Chapter 12: Arrival

The light in the cave made Laura cover her eyes after the darkness of the web. She peaked through her fingers. Had she changed seasons? It felt like full summer; warm and bright.

Samantha giggled. “Electric lights and heat,” she explained. “I told you about that.”

Laura slowly opened her fingers, letting her eyes adjust a little at a time. She hadn’t believed her teachers, when they’d told her about the marvels of this time, but the blazing light was real.

Matthew let go of her heel and stood. He took her hand. They stared in wonder. Couches and armchairs lined the walls, with end tables and foot stools. The center of the room held tables and chairs. Laura recognized those things as furniture, but they looked vastly different from the wooden pieces they had known all of their life.

The bustling hub of witches they’d grown used to in the nineteenth century had vanished. The cave stood empty except for one witch watching moving pictures on a flat device over in the corner. Television, Laura recalled from her lessons, but it looked more like magic to her than any spell she had learned in her week of instruction.

David is at school,” Samantha said. “Come, we need to get you into modern clothing.”

Laura ignored her, mesmerized by the flickering images and sounds coming from the television.

Samantha grabbed her arm and pulled her down the passage into the next cave. The curtained bathing areas had become walled enclosures with doors and signs with pictures. Laura couldn’t believe the smoothness of the walls. She stopped, again, gawking.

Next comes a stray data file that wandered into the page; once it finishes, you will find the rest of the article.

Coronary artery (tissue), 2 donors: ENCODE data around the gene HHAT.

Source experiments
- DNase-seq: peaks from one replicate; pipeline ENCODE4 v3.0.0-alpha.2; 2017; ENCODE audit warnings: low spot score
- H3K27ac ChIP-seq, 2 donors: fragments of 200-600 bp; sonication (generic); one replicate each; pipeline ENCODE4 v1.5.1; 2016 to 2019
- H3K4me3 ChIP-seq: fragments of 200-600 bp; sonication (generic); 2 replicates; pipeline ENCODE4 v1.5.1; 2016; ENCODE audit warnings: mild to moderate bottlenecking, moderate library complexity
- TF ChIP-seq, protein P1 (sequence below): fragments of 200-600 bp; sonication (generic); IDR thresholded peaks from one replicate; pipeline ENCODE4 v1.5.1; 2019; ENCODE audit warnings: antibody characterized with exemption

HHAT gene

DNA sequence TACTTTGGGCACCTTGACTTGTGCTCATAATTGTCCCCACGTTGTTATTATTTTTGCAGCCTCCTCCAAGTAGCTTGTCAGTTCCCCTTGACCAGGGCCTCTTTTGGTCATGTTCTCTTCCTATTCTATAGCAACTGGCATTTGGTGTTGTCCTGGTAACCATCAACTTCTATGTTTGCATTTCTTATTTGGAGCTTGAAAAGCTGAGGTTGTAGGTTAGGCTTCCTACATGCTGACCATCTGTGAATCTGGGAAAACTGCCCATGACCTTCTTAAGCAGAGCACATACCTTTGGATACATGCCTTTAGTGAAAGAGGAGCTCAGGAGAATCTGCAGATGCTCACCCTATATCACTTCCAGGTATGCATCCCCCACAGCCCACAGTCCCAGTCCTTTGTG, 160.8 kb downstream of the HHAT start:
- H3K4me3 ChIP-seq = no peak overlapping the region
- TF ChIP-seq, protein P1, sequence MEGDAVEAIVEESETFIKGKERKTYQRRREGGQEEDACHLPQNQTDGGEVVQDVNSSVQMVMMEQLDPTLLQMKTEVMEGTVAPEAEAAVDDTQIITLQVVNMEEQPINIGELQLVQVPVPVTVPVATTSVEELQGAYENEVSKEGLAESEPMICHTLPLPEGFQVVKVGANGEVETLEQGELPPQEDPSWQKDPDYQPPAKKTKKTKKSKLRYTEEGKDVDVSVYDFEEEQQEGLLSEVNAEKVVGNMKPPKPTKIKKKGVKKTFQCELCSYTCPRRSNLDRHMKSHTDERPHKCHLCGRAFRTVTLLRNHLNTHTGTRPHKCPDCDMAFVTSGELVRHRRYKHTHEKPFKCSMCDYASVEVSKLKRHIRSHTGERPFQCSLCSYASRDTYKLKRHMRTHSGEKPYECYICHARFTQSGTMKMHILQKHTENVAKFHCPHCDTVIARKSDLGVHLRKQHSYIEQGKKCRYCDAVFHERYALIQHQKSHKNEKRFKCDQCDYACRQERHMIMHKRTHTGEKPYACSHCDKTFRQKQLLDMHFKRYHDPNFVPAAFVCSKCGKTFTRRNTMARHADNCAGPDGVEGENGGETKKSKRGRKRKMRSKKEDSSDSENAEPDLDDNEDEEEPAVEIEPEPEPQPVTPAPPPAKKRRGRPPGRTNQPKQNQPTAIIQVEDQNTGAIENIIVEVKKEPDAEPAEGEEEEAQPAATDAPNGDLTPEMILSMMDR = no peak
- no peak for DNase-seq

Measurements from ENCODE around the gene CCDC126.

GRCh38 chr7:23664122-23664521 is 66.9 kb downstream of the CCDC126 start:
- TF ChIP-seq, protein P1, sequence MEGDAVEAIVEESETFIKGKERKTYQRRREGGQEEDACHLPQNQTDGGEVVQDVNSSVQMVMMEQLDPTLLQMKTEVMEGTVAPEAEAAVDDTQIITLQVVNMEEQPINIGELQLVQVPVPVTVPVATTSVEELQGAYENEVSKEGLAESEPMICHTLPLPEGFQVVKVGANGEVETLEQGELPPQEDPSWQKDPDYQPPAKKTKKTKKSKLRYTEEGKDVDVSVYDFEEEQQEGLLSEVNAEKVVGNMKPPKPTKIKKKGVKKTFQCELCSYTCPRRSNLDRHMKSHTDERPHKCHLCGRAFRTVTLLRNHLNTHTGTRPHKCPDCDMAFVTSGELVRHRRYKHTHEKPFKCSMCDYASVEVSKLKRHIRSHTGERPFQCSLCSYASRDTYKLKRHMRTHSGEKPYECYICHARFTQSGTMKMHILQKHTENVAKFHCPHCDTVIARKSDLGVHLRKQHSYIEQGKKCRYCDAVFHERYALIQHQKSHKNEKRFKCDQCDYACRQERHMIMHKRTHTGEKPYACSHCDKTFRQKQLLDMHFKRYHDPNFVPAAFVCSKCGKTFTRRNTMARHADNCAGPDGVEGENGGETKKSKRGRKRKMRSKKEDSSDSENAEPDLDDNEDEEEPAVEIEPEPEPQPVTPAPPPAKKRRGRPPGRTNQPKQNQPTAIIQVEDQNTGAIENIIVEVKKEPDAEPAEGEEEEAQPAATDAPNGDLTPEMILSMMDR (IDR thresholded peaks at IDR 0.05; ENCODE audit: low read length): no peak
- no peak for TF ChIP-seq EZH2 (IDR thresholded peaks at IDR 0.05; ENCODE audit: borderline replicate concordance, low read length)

Come on,” Samantha said. “We don’t have time to waste. This is the women’s side, with the sign that has a skirt.”

It didn’t look like any skirt Laura had ever seen, but she nodded and entered the room.

Here,” Samantha said, tossing clothes at her. “Might as well put you into your first underthings and trousers.”

Laura stared in horror at the outfit. She didn’t even know how to put it on. “Can’t I wear a dress?” she asked.


I won’t feel comfortable in men’s clothes. They aren’t suitable.”

Give up the modesty act,” Samantha said, sharply. “If you want a dress, you can wear this,” she opened a drawer and threw a skirt at Laura.

Laura held it up in front of her. “It doesn’t even come to my knees.”

That’s right. Remember all of those pictures I showed you? You need to look like a normal, modern, teenager, so it’s one or the other.”

Bethany wears long dresses.”

Bethany is thirty-five. Look,” Samantha sat on a chair, “I’m taking you to meet the council. They need to know that you can adapt. Otherwise, they will find someone else.”

For what? Why did you bring me here?”

For a big job. The biggest ever. The council will tell you all about it.”

What if I don’t want to do it?”